I was recently asked in an interview for TMP's, Spring4Unity partner Point5cc.com, "What Does My Identity Means To Me?" Loving yourself is only the beginning, I feel as a transgender person. Accepting yourself is the goal, and ultimately the key to fully grasping your identity. One man who does it with suave de vie is, Alejandro Santiago Lord. A confident identity that is not only helpful, but necessary for a man in a man's world. Before my sisters get angry, true, a confident identity is helpful and necessary for we women as well, but for a man it is almost required or demanded. Especially, if that man is a man of color.

He is an advocate for the visibility of trans-men of color, and therefore all trans-men. Not until all groups are equally represented, are we able to show the world, the true beauty of the mosaic of transgender society. A liaison for the Georgia chapter of Black Trans-Men Inc.,  he is adding in that visibility locally, injecting positive images of trans-men of color,  into everyday society. The vision of Black Trans-Men Inc., is to build an organization that secures a quality reputation that is socially responsible and economically beneficial within the transgender community and our greater society. To remain the indispensable source that brings together people who both need and provide reliable resources that support a healthy identity and to educate and inspire a social movement that secures human rights, nurtures the human experience and uplifts the soul.

Through his work with My Brother's Keeper, he is also an advocate for health care for our minority group. By promoting a healthier transition, monitored by licensed physician, he is also a leading voice in quality health care for transgender society.

Between his work with the homeless, youth, and advocating for trans-men everywhere, I thought it best to grab him for quick TMP ten question interview. This is one Trans Face you'd want to bookmark.


1. TMP: What do you think we can do as a community to better represent trans-men of color? 

              Alejandro Santiago Lord:  I really believe it is up to us to represent ourselves. In representing yourself positively the community is drawn to you.

2. TMP: What has it meant to you to live your authentic identity and express that amongst loved ones?

             A.S.L.: It means everything to me. Imagine living your life inside of a cocoon, that’s what it felt like. I felt trapped in someone else's body,  and someone else's way of thinking. Once I made the choice to live my true identity my life has made a turn for the better. It was very important to me that I express to my loved ones how I felt. I really wanted them to accept me, but had decided that I would live my truth regardless. It took a while but they finally get it.

3. TMP: What specifically, is your role with the Georgia chapter of Black Trans-men Inc.?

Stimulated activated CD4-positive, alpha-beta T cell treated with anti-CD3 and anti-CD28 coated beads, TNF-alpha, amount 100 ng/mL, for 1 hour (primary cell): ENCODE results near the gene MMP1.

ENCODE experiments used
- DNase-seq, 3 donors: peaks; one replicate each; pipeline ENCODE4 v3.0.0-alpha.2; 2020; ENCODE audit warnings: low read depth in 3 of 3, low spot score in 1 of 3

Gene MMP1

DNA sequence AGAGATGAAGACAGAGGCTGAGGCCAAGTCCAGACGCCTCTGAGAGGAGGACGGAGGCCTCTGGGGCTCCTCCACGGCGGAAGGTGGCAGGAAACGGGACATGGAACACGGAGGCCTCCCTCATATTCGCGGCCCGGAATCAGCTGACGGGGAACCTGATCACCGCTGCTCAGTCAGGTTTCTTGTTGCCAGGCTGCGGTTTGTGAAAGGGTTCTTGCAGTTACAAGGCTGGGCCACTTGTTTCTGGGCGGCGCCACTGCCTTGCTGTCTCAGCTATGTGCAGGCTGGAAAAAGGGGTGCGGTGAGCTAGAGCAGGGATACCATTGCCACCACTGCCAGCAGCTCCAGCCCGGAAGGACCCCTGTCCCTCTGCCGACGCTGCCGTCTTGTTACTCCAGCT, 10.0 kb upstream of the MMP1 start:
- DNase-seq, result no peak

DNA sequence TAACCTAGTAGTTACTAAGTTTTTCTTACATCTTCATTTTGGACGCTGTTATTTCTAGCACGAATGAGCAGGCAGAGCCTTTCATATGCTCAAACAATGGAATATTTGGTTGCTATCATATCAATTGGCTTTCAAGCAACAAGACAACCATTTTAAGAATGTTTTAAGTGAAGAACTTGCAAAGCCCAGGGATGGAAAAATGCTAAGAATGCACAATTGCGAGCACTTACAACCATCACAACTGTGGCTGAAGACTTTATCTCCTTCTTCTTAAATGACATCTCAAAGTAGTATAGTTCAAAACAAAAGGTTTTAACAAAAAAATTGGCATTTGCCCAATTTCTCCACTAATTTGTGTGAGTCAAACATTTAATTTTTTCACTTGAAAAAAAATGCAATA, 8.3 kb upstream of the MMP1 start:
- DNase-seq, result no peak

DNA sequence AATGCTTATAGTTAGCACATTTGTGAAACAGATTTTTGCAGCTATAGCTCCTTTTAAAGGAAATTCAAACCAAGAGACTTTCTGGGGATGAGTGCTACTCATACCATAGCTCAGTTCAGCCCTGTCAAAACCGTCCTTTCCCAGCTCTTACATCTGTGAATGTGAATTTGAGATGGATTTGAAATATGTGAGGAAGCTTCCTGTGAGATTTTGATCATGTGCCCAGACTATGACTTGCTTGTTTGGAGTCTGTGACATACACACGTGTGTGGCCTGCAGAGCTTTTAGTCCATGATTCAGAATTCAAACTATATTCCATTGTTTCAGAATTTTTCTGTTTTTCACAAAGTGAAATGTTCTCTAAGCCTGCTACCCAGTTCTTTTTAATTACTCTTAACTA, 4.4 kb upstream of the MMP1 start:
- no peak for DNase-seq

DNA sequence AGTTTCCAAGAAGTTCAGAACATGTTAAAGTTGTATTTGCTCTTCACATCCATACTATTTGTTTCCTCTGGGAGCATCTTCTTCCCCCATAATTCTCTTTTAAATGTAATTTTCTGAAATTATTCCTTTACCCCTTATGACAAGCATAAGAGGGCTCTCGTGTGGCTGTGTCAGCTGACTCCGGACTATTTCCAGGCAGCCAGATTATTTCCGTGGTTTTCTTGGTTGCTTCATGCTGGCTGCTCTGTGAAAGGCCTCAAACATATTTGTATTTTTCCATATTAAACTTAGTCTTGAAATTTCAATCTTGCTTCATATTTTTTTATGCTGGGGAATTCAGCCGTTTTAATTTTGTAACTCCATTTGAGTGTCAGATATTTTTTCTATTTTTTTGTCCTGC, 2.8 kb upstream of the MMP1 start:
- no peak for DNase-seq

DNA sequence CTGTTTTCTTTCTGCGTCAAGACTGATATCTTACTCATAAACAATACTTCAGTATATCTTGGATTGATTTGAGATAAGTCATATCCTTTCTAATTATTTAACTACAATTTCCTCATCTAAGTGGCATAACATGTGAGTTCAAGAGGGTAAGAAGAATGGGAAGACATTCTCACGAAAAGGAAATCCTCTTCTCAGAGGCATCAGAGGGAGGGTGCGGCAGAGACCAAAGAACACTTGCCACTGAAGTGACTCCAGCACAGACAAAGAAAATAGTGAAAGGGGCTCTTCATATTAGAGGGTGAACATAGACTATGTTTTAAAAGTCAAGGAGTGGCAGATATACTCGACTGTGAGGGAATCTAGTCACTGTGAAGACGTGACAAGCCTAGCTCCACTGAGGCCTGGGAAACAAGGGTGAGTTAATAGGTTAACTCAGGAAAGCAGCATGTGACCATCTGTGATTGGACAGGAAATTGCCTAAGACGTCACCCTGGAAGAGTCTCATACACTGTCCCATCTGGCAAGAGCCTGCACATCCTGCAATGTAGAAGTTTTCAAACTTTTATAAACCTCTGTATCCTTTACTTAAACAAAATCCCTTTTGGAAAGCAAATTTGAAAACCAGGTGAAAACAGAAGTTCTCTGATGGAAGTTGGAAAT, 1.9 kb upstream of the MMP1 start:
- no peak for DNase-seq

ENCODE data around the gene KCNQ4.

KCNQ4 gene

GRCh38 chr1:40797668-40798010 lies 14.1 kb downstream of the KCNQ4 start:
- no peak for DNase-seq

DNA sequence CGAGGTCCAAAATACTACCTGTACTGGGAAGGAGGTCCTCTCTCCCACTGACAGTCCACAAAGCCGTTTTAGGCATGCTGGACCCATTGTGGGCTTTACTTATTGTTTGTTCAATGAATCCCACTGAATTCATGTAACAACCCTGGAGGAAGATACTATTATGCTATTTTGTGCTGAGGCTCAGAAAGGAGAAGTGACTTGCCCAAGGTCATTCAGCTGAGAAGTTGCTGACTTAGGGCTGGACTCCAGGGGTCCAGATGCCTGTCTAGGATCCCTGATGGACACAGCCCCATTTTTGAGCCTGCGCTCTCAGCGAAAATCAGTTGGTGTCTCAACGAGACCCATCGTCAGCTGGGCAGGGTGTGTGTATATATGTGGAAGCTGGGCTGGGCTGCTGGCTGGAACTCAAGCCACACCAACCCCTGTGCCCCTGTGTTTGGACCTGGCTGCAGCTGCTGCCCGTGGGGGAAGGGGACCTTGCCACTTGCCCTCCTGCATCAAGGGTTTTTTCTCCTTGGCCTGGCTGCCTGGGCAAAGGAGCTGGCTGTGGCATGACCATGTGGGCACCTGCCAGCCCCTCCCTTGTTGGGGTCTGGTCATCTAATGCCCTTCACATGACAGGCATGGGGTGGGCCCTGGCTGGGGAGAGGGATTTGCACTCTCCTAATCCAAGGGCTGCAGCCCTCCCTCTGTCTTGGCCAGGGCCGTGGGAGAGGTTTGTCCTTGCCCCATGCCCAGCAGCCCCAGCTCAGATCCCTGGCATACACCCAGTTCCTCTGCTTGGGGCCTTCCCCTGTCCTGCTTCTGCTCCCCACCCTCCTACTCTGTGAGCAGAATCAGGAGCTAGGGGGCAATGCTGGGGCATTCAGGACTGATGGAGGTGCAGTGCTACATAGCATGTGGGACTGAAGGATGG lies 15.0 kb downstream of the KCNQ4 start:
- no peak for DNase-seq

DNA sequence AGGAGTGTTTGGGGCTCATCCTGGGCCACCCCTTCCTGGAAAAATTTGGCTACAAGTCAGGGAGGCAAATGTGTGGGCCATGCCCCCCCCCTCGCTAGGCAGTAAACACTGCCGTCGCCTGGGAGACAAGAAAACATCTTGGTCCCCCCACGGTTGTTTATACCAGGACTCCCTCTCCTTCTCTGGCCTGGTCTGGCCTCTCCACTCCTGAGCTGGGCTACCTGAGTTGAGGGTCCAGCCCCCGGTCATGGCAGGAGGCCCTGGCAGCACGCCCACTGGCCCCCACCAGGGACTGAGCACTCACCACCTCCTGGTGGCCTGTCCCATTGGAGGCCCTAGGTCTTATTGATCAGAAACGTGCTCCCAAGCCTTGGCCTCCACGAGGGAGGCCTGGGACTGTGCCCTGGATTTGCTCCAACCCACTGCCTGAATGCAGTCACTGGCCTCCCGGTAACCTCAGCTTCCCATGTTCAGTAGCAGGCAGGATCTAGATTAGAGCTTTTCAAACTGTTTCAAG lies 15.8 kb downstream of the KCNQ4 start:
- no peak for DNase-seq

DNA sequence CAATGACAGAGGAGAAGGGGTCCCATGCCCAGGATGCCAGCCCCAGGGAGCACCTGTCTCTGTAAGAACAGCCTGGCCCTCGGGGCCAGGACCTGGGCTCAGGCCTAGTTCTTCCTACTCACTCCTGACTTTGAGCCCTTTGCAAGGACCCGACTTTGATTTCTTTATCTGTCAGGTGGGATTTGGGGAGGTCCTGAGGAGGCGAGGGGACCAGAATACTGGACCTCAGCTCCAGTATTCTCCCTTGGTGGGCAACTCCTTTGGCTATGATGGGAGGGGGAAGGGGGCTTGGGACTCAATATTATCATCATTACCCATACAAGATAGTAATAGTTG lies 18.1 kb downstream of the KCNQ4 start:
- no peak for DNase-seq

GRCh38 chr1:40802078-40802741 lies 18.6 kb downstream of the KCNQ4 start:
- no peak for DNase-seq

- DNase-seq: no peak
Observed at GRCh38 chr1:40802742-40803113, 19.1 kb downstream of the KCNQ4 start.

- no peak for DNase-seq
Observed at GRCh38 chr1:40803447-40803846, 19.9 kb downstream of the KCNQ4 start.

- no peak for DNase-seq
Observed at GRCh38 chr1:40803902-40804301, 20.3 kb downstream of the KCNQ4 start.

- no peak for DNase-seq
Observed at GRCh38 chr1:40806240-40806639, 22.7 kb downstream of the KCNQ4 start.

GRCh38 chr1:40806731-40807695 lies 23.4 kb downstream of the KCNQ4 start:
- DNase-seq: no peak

A.S.L.: I am the community liaison for the GA chapter. My role is designed to make trans men visible in the community. We have been invited to participate in several community activities due to our recent visibility. I spoke a few weeks back at the Atlanta Film Festival which  has opened the door to more speaking engagements across the country. My hope is that the Georgia chapter of Black Transmen will be known all over the world. Like I stated in the first question, I feel like it is our responsibility to let the community know that we are here.

4. TMP: Explain to our readers who aren't familiar with Black Trans-men Inc., what is the role of the organization, and who can be apart of the organization?


               A.S.L.: Black Transmen Inc.®, is the 1st National Non-Profit Organization of African American transmen, solely focused on acknowledgment, social advocacy, and empowering transmen with resources to aid in a healthy female to male transition. Black Transmen Inc. programs provide, all female to male transmen, and SLGBTQI individuals, with necessary tools to secure identity and equality within our society regardless of race, creed, color, religion, sexual identity, or sexual expression. Although it is geared towards African American transmen, no one is ever turned away.

5. TMP: Share with the TMP reader why it is important for visibility of trans-men of color?

  A.S.L.: I believe it is very important especially in the trans community. I have met so many trans women who don’t even know we exist. I believe that we blend into society so well that unless we announce we are trans no one will ever know. It is important however that society understands that we are here. I choose personally to be visible so that the new generation have someone they can look to for help. I didn’t have that.
    

6.  TMP: What is My Brother's Keeper?

               A.S.L.: My Brother’s Keeper is a non-profit organization designed initially to help trans identified individuals with the necessary funds to go the annual conference in Dallas every May, but the need was far greater than what we envisioned. We give away binders for those who are waiting for top surgery, we provide the funds for prescriptions, lab work and doctors appointments. We found that the lack of finances tend to have trans identified individuals seeking hormones through black market. We want to deter that way of thinking.

7.   TMP: What are some of the things you've accomplished through My Brother's Keeper, that you are most proud of?




                 A.S.L.: We have given out over 300 binders, provided over 75 prescriptions and provided well over 100 with necessary medical services. I will not be happy until we are financially able to provide at least one scholarship a year for top surgery.

8. TMP: What are your views of black market prescriptions in trans society, and why is it important that trans people seek medical care in your opinion?

               A.S.L.:  I absolutely hate that black market prescriptions even exist. I understand the desire to have hormones, but if being on them ends your life then what is the point. Having the necessary lab work to find out the proper dosage is essential. Being monitored by a licensed physician is key to leading a productive life while on hormone therapy. I for one had a lab test come back where my cholesterol was extremely high. If I hadn’t had my routine blood work done and been advised by my physician on what to do I could have had a heart attack or stroke. I do understand that it may be financially difficult for most, but that is what My Brother’s Keeper, Black Transmen Inc. and other organizations are here for.